THE AMERICAN MUSEUM OF NATURAL HISTORY
The extraordinary development of universities in the United States is paralleled by the growth of its museums. In Washington, New York, Chicago and Pittsburgh, four museums of natural history have in a comparatively brief period taken their places among the leading institutions of the world, and in many other cities there are important and growing museums. Many of these museums, like the universities, are interesting demonstrations of the possible achievements of a democracy. On the one hand, they are supported in almost equal measure by taxation and by private gifts, on the other hand, they are devoted not primarily to the preservation of stuffed animals, but to education, research and public service.
The forty-fifth annual report of the American Museum of Natural History in New York City illustrates these remarks. The city has provided land and buildings worth many million dollars and approved a plan of development of unexampled magnitude. The city also provided last year $200,000 for maintenance. Then for exploration, research and the increase of the collections about $250,000 accrued from private endowment and gifts. The annual gifts are about equal in amount from the trustees and from members and friends, who number some 3,500.
The illustrations here reproduced show the museum and its approaches, though it should not be assumed that such crowds enter the museum every day in the year. The total attendance in 1913 was 866,633, of whom 138,375 were primarily present for lectures and scientific meetings. Part of the attendance in the galleries was due to the flower exhibition of the Horticultural Society and other temporary exhibits, which Dr. Lucas, the director, holds do not result in any real profit to a museum. We should suppose, however, that while such exhibits and the large number of lectures and scientific meetings may not greatly increase interest in the natural history collections, they enlarge the functions of a museum in a desirable manner.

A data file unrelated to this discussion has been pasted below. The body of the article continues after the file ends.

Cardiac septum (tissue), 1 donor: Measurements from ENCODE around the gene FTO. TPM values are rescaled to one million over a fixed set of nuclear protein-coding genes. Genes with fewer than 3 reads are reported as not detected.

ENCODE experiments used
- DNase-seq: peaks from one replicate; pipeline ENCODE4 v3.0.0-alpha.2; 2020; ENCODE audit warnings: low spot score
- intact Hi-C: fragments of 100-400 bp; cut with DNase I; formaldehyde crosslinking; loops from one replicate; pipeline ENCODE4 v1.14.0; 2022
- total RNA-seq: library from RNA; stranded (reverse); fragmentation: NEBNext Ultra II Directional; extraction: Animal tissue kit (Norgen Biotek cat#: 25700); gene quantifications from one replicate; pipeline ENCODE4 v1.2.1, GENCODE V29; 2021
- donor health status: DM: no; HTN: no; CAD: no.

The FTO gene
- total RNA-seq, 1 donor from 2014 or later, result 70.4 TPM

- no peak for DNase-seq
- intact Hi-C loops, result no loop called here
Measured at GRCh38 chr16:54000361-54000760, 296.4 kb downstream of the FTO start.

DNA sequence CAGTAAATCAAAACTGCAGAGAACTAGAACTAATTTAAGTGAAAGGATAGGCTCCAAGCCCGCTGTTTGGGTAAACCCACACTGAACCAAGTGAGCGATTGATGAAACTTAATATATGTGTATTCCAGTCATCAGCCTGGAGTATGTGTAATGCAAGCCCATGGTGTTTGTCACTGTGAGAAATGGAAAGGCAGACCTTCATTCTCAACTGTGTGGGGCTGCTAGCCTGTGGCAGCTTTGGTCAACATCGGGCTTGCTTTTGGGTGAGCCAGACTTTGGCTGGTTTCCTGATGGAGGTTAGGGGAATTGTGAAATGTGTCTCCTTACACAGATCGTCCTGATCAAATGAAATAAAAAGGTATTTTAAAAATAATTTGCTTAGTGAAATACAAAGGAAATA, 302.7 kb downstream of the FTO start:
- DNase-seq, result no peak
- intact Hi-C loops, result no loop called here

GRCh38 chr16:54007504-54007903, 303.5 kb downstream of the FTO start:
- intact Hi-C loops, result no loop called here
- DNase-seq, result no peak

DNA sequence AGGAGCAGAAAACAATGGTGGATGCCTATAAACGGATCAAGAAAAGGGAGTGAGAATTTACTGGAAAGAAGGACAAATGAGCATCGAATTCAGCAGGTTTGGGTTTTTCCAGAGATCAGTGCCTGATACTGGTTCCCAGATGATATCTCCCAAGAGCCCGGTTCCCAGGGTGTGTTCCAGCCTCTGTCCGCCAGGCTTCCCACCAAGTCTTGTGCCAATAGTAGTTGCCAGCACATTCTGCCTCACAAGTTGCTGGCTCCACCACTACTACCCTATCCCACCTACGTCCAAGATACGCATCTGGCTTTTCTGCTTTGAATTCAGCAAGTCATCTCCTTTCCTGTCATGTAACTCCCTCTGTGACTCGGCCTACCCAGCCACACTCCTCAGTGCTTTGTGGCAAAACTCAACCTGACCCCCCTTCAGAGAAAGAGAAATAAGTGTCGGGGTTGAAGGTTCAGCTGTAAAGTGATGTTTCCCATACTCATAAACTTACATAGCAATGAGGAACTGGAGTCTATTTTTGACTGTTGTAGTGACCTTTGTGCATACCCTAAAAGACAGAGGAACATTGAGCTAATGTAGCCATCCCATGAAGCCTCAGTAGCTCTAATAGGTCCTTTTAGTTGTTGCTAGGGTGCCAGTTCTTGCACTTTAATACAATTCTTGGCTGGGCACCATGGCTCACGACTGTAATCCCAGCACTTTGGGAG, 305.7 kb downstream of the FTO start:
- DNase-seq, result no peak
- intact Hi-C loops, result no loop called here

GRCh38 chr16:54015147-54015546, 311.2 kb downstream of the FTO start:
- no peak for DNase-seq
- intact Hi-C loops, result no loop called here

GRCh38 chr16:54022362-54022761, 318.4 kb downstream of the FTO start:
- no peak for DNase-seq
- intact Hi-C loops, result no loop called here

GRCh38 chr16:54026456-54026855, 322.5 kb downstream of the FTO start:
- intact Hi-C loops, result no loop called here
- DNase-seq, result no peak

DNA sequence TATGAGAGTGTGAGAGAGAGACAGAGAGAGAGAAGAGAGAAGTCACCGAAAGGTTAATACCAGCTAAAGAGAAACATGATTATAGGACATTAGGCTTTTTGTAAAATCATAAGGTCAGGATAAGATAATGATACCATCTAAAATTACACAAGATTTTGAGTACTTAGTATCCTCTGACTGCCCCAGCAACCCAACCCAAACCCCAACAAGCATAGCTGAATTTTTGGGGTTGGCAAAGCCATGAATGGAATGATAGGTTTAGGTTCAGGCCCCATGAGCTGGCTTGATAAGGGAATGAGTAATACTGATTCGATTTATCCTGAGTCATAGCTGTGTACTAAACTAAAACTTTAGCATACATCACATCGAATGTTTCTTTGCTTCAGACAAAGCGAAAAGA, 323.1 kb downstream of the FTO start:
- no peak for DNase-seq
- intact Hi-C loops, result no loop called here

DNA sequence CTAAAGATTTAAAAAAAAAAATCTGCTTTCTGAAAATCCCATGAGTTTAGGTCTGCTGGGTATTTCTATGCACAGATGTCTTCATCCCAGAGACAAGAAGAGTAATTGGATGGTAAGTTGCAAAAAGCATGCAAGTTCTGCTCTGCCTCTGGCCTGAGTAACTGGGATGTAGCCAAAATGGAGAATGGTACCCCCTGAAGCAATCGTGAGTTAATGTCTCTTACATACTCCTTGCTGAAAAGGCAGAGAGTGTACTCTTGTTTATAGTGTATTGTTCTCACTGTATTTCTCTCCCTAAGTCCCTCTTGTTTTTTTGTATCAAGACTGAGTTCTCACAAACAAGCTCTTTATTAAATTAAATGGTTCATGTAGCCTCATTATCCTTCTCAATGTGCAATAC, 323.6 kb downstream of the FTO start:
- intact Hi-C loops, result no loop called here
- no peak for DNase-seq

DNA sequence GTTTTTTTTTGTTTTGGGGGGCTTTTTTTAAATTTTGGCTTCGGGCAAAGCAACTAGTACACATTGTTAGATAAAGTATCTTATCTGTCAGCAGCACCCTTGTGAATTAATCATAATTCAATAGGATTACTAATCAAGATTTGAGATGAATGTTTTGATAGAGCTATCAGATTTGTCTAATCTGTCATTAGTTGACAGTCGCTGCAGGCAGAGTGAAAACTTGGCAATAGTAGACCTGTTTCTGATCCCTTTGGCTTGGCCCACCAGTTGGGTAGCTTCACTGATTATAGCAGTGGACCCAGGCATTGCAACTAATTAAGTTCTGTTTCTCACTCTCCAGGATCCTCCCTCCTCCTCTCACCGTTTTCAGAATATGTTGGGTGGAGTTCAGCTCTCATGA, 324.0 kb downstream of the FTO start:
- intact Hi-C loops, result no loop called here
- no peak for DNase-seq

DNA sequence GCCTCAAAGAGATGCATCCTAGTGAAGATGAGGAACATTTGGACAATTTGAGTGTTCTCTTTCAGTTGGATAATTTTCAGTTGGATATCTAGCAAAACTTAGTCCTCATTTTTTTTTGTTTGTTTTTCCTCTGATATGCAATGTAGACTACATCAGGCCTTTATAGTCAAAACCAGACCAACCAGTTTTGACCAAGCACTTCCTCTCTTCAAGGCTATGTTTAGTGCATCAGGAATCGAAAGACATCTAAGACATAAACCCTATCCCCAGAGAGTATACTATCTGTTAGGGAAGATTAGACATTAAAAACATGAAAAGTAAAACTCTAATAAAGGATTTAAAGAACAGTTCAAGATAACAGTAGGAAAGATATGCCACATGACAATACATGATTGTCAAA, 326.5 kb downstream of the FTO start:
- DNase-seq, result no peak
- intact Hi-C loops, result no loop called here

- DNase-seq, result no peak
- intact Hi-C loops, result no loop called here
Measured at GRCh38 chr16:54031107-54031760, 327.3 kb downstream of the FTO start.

This holds still more for the expeditions and research work. As in the university the professor earns his salary by teaching but is expected to advance knowledge, so in the museum the curator must care for the display of the exhibits but he should also be engaged in scientific research. So long as society provides no way of paying directly for the results of investigations having no immediate commercial value, these must be undertaken by universities and scientific institutions. This should be regarded as part of their function, but in any case it is justified by the fact that the professor or curator will do the work of teaching or caring for collections better if ha is encouraged to engage in research and publication, and under these circumstances better men can be secured for the positions.
Though the museum has been unfortunate in losing two of its most distinguished investigators, Professor Boas of Columbia University in anthropology and Professor Wheeler of Harvard University in invertebrate zoology, it produces each year an important series of contributions to scientific knowledge. Last year the sum of $25,000 was spent on publications, partly technical researches, of which Dr. P. G. Elliot's "A Review of the Primates" is the most noteworthy, and partly on popular publications, including the excellent "Museum Journal."